But you are not answering the "broader" question as to whether you are elevating these people to the level of a Schubert or other great melodists of the past. Here's a test. You say you remember their names without having to look them up and this proves their somebody. Does even one melodic line enter your memory and sear itself like Schubert's Death and the Maiden, Verdi's themes from La Traviata or his Va Pensiero Chorus from Nabucco, Puccini's from La Boheme, Wagner's from the Ring, Beethoven's from his piano sonatas , symphonies, quartets, Mozart's from his operas, Mascagni's Cavaleria Rusticana and on and on and on?
  12. Subscriber FMF
    a.k.a. John W Booth
    25 Feb '11 13:25
    Originally posted by scacchipazzo
    But you are not answering the "broader" question as to whether you are elevating these people to the level of a Schubert or other great melodists of the past. Here's a test. You say you remember their names without having to look them up and this proves their somebody. Does even one melodic line enter your memory and sear itself like Schubert's Death an ...[text shortened]... artets, Mozart's from his operas, Mascagni's Cavaleria Rusticana and on and on and on?
    Perhaps my taste is different from yours. This means that "level" is just a subjective thing.
  13. 25 Feb '11 13:32 / 1 edit
    Originally posted by FMF
    Perhaps my taste is different from yours. This means that "level" is just a subjective thing.
    Undoubtedly taste has lots to do with it. However, I looked up one of them, Andy Partridge. I picked a song aptly named Bland Leading the Bland. I have to admit he does not exactly knock my socks off. I assure you I also listened to a few of his other tunes. I am not exactly going to be whistling any of his tunes. I do accept that he is different and his lyrics are cool. He ain't no Schubert, though.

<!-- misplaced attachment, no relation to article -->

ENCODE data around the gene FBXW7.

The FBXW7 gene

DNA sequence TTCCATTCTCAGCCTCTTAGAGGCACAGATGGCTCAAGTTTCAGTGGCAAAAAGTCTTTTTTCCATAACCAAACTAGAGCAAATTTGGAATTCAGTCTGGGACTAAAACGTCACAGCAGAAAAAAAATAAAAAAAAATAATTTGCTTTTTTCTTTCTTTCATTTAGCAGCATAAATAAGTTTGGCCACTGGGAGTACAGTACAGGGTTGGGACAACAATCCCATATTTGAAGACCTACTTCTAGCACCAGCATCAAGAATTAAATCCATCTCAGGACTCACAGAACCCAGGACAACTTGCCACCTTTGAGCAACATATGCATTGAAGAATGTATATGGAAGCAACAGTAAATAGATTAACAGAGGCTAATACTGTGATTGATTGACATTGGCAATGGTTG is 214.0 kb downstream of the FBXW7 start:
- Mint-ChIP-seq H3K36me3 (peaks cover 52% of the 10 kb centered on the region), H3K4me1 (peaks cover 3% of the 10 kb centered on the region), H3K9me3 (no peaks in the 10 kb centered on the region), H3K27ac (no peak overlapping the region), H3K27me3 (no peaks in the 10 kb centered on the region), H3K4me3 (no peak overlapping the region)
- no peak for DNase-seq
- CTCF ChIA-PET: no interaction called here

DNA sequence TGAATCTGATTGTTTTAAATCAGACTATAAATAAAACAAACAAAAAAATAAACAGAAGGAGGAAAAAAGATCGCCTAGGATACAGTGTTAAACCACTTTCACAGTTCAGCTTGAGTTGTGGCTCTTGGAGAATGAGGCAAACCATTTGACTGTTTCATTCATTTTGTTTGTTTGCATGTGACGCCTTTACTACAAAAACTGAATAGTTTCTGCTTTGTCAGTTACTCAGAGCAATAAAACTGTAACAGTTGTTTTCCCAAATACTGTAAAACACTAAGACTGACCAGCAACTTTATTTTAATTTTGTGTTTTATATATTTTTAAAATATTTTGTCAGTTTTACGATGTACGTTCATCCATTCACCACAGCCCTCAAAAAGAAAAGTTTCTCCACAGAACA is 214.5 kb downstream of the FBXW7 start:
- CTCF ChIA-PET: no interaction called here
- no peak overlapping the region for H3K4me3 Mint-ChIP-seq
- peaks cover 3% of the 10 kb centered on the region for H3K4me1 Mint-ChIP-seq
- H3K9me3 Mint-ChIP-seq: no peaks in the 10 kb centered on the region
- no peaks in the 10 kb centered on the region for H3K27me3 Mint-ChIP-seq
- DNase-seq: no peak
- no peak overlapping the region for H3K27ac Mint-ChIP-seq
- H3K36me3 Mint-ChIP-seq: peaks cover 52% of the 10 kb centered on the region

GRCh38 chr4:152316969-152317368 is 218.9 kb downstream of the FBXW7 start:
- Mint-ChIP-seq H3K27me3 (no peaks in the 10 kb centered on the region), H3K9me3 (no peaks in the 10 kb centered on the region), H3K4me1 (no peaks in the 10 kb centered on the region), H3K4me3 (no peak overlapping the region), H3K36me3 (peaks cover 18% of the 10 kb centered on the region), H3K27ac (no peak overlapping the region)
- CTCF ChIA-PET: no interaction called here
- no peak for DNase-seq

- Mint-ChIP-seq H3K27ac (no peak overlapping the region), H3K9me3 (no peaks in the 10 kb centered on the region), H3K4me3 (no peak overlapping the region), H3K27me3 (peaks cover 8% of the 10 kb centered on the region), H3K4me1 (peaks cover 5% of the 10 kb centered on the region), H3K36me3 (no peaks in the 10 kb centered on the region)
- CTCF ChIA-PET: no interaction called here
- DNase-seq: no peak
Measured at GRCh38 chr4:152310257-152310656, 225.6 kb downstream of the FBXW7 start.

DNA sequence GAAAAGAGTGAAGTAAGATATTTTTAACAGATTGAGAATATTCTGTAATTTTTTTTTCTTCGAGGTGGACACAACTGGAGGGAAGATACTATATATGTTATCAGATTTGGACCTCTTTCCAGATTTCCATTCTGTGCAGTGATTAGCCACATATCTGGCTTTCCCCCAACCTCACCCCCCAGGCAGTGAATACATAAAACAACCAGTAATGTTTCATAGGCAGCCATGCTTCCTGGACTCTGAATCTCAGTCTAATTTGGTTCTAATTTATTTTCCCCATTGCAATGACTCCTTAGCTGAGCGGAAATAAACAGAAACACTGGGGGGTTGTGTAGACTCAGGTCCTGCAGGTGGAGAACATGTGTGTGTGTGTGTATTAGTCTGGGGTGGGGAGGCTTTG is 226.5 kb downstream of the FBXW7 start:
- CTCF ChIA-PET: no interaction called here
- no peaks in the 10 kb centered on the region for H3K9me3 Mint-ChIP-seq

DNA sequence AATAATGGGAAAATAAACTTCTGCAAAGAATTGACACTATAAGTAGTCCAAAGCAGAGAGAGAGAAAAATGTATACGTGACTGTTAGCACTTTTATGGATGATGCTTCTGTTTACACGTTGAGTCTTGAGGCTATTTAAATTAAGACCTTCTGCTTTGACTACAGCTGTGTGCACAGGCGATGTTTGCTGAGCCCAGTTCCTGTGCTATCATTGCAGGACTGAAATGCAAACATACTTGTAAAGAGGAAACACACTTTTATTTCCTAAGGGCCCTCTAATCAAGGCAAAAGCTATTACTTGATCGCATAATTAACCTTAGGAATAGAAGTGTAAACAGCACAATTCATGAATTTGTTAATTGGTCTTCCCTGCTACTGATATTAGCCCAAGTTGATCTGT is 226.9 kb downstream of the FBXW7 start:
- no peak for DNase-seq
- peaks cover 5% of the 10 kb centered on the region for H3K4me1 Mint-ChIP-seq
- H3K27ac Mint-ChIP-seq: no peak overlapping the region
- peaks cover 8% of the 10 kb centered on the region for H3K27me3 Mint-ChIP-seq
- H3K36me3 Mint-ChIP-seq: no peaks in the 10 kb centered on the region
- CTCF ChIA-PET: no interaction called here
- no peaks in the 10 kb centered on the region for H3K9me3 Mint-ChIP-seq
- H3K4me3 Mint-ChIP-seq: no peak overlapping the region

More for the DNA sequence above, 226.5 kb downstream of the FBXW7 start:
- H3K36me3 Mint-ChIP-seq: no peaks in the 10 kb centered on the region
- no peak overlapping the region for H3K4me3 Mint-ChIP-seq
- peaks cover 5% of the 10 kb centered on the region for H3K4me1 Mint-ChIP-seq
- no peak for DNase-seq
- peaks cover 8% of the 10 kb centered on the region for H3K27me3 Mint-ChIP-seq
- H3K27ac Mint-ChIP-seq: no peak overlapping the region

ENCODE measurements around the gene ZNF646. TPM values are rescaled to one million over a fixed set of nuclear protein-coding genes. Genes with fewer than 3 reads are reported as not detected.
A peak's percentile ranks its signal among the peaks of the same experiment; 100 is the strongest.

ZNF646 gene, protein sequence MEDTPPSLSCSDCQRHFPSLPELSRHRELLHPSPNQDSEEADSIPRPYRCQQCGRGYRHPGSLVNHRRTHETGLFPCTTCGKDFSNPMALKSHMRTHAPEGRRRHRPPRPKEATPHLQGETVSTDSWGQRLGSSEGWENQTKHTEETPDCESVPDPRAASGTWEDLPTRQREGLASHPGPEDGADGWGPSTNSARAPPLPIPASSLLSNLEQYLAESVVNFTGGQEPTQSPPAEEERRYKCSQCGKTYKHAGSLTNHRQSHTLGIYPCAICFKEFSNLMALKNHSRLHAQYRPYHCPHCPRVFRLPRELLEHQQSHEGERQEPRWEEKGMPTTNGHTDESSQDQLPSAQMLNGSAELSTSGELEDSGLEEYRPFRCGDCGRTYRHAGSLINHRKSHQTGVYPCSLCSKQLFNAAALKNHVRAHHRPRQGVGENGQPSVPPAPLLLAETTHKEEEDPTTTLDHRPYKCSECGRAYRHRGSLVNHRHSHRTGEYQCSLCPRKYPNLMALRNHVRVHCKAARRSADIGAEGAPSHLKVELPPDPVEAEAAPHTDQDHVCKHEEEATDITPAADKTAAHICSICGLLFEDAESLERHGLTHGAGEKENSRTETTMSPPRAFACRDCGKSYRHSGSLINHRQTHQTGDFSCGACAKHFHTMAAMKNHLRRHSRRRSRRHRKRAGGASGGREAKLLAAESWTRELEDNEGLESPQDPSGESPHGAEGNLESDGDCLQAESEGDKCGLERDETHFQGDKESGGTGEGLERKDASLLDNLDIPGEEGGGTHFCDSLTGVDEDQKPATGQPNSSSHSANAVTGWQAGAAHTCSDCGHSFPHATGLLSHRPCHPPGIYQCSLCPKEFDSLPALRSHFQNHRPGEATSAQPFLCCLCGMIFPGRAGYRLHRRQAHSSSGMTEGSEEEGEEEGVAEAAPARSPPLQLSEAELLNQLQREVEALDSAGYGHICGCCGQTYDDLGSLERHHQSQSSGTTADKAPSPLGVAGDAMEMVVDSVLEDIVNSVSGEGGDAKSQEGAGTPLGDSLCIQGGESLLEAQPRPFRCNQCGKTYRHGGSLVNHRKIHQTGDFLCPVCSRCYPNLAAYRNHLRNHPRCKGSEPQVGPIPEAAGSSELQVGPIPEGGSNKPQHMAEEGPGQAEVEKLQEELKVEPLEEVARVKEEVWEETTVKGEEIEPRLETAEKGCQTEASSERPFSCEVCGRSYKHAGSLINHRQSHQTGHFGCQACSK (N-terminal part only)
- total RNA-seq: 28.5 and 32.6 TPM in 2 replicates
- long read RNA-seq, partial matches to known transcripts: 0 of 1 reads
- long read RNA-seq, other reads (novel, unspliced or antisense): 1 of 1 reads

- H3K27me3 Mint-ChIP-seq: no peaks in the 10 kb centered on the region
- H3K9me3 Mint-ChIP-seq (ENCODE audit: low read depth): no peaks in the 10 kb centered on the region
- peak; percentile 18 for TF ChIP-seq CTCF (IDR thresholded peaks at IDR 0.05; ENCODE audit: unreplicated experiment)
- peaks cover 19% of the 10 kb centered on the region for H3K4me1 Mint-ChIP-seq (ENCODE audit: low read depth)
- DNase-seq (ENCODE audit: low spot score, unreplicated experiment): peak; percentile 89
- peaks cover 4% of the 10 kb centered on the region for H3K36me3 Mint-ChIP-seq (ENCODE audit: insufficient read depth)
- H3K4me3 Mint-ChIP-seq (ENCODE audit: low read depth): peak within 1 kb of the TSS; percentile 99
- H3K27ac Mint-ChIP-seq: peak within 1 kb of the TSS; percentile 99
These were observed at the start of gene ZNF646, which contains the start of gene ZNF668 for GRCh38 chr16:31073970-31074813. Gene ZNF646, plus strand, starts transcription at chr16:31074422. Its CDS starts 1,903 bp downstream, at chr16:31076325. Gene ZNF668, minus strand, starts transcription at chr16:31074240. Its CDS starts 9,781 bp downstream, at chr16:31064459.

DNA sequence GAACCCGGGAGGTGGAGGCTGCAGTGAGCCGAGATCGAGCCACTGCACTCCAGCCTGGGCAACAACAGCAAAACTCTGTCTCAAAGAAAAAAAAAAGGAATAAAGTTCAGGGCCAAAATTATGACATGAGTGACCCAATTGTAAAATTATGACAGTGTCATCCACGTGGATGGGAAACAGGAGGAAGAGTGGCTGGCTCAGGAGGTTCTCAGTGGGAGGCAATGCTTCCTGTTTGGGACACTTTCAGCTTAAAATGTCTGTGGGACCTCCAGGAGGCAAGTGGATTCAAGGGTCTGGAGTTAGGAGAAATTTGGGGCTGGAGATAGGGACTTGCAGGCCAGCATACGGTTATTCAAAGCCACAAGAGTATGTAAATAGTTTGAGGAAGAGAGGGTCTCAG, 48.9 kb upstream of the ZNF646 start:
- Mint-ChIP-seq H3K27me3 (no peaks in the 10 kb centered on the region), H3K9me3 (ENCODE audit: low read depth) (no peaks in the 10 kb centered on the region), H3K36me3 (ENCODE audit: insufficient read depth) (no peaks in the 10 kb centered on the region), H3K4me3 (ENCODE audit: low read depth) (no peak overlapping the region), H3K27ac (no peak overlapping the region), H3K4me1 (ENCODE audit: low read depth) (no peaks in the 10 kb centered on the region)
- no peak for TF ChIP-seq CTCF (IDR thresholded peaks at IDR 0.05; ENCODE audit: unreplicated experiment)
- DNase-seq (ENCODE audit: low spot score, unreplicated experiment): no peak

http://www.youtube.com/watch?v=xPac2nImTGQ

    This second song has hysterical lyrics, but I'm still waiting for something better than a street corner meoldy:

    http://www.youtube.com/watch?v=1eleqWoi-Ro&NR=1
  14. Subscriber FMF
    a.k.a. John W Booth
    25 Feb '11 13:44 / 1 edit
    Originally posted by scacchipazzo
    Undoubtedly taste has lots to do with it. However, I looked up one of them, Andy Partridge. I picked a song aptly named Bland Leading the Bland. I have to admit he does not exactly knock my socks off. I assure you I also listened to a few of his other tunes. I am not exactly going to be whistling any of his tunes. I do accept that he is different and hi mething better than a street corner meoldy:

    http://www.youtube.com/watch?v=1eleqWoi-Ro&NR=1
    So our tastes differ then. I do like Schubert though. Probably more than you like Partridge. So that's perhaps where the "broader" thing comes into it.
  15. 25 Feb '11 15:05
    Originally posted by FMF
    So our tastes differ then. I do like Schubert though. Probably more than you like Partridge. So that's perhaps where the "broader" thing comes into it.
    That does not broaden anything. It expands your musical horizons. I did not say I don't like Partridge, merely that he is so far removed from Schubert as to make the comparison strange. Of course we have different tastes. We all do. I don't mind folksy music one bit. Schubert did not either and took quite a few tunes then expanded them into his awesome melodic weave and variegated said tunes so much as to make them all his own. Beethoven probably lifted the theme for the Creatures of Prometheus from a folk tune. No music exists in isolation and through the ages composers have inspired one another. But you know all that already. Where I do find incredible melodiousness is in bluegrass. I'm especially fond of the Travelling MCourys!